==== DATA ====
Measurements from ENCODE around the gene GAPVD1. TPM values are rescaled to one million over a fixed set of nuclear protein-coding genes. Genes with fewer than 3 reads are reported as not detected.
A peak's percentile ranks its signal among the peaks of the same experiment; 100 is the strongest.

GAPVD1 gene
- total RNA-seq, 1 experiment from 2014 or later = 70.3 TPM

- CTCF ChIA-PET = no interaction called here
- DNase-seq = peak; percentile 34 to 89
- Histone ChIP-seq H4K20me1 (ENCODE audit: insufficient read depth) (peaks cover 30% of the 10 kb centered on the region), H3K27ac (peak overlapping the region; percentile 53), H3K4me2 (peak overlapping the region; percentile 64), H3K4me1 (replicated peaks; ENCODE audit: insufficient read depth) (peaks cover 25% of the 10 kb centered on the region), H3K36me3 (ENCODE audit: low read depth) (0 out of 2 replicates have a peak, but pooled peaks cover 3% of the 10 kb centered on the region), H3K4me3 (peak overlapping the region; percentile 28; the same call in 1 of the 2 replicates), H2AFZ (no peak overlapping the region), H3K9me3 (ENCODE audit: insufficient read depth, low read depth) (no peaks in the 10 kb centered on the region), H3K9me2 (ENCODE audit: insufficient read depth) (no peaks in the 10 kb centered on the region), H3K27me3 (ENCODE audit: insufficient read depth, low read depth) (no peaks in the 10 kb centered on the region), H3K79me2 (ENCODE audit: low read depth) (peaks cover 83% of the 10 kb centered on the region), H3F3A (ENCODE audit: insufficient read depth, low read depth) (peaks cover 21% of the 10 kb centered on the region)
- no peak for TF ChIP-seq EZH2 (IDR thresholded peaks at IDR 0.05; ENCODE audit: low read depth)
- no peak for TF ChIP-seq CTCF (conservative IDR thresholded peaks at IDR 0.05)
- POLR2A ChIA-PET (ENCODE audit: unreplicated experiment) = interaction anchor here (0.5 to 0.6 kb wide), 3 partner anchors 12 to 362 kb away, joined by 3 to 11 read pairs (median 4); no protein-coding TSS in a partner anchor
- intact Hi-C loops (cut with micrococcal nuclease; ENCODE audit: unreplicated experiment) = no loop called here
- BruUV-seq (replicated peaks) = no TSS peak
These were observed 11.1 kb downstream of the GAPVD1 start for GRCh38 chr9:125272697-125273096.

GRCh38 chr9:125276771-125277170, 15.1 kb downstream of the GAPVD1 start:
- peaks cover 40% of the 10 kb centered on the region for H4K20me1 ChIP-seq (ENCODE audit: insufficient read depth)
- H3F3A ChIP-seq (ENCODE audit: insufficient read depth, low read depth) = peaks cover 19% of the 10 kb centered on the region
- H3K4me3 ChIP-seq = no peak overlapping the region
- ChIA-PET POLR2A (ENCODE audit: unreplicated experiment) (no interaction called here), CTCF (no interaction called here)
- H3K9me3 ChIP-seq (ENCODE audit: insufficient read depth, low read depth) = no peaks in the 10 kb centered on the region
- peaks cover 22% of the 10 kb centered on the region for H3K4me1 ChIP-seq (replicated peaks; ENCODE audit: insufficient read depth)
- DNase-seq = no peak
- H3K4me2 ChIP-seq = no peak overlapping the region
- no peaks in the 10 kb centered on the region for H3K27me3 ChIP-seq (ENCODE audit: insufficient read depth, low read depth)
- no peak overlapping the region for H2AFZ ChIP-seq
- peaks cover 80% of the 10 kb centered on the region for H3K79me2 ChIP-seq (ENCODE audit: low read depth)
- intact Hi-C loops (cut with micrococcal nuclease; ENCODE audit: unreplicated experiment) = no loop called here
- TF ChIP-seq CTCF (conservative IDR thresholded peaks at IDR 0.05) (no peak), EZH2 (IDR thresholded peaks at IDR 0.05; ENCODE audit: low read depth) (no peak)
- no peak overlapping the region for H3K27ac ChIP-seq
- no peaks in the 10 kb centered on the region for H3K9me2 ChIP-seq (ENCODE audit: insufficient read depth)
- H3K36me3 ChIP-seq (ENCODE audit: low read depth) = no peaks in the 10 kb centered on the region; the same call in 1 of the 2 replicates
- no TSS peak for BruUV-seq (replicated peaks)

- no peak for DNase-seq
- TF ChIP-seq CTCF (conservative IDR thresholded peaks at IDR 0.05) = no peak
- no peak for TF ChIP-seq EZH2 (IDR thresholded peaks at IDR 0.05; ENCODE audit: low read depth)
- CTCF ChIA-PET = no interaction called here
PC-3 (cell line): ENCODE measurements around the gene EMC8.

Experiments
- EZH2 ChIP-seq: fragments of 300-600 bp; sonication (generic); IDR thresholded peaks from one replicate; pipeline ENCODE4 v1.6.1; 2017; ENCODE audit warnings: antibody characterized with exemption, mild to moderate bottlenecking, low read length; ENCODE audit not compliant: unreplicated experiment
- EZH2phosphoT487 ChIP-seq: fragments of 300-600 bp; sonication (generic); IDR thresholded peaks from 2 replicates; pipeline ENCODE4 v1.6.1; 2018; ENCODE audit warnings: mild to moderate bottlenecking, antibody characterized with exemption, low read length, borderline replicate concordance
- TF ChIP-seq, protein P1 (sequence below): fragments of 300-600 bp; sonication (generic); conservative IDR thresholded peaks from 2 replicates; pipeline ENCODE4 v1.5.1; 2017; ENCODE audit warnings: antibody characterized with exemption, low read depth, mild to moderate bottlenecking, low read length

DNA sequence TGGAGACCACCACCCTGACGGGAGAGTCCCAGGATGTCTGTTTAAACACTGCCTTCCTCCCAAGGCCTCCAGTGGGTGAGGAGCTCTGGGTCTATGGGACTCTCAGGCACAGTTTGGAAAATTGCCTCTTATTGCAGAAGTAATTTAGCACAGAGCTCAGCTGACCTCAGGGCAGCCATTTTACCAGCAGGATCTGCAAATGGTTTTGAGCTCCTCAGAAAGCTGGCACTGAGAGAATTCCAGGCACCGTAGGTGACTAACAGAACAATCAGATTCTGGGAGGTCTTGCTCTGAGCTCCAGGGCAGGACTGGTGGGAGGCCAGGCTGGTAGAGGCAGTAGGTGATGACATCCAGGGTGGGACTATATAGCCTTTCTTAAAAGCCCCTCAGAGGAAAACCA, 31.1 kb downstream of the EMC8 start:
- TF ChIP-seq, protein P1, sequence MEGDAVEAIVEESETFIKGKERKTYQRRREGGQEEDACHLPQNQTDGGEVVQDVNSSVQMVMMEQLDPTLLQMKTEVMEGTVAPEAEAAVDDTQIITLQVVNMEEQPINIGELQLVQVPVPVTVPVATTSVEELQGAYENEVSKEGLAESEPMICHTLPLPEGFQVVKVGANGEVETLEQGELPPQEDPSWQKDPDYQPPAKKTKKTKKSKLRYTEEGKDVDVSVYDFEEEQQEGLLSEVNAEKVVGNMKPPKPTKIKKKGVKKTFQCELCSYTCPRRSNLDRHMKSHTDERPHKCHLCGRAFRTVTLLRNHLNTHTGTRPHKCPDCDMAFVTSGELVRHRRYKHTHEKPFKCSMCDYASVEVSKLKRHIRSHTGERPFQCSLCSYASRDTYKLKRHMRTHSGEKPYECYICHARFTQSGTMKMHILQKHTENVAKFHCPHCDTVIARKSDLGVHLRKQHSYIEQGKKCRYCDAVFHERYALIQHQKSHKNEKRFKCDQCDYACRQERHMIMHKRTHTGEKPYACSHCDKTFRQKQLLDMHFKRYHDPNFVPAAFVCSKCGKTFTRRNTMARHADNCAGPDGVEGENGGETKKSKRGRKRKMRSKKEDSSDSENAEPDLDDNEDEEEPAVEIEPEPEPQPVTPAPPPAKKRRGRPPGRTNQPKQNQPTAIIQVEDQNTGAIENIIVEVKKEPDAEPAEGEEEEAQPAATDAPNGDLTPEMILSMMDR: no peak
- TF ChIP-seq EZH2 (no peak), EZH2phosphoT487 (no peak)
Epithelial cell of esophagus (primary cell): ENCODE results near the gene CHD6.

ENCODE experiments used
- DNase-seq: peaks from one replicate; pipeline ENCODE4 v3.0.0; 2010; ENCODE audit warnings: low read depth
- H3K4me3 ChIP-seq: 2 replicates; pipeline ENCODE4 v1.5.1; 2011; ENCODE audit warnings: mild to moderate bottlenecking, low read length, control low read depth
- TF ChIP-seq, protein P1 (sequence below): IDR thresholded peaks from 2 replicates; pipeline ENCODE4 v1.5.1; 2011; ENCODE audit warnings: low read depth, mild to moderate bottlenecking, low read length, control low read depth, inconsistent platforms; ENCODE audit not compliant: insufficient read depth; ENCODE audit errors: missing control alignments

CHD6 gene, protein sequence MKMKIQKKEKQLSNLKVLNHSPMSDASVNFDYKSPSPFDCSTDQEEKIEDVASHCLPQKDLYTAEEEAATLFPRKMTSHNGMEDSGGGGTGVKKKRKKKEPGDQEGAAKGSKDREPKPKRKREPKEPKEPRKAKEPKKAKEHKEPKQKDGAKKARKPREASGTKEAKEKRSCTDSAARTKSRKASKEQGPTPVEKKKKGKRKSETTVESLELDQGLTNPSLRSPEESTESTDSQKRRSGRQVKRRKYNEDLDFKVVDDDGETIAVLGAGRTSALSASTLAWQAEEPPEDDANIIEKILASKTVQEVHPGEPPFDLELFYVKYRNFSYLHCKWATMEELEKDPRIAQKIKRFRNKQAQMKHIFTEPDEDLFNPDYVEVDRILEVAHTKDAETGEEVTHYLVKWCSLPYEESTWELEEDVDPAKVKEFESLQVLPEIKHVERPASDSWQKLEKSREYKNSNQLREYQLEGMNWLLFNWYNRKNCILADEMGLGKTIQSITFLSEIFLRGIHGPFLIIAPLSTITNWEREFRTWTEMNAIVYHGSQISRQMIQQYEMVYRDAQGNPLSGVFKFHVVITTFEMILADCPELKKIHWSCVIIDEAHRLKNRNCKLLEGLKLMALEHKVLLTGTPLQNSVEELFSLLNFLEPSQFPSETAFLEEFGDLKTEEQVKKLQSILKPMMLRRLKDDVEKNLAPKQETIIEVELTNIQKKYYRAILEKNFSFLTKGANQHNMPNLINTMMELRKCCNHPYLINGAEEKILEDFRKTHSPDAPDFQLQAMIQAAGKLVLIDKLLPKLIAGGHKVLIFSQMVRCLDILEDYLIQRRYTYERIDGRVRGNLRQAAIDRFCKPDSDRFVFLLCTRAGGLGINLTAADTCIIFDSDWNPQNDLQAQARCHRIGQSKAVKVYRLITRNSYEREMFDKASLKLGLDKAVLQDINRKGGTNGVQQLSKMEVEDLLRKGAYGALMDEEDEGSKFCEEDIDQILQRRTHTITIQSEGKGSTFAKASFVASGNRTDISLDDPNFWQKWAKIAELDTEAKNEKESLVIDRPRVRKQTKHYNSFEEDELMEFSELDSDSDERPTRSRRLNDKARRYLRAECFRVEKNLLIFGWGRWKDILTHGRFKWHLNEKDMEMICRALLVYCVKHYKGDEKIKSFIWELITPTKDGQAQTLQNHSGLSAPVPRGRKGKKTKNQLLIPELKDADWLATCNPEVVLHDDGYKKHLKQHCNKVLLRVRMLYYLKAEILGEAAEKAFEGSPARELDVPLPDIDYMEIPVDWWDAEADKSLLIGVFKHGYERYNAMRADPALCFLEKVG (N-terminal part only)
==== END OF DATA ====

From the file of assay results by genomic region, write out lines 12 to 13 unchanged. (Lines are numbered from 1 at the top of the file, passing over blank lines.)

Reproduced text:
- BruUV-seq (replicated peaks) = no TSS peak
These were observed 11.1 kb downstream of the GAPVD1 start for GRCh38 chr9:125272697-125273096.